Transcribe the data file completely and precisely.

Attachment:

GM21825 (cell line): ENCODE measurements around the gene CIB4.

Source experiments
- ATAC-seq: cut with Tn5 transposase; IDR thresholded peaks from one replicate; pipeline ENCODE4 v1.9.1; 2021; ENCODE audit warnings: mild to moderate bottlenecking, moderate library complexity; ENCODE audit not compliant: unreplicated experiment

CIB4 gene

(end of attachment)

GM21825 (cell line): ENCODE measurements around the gene CIB4.

Source experiments
- ATAC-seq: cut with Tn5 transposase; IDR thresholded peaks from one replicate; pipeline ENCODE4 v1.9.1; 2021; ENCODE audit warnings: mild to moderate bottlenecking, moderate library complexity; ENCODE audit not compliant: unreplicated experiment

CIB4 gene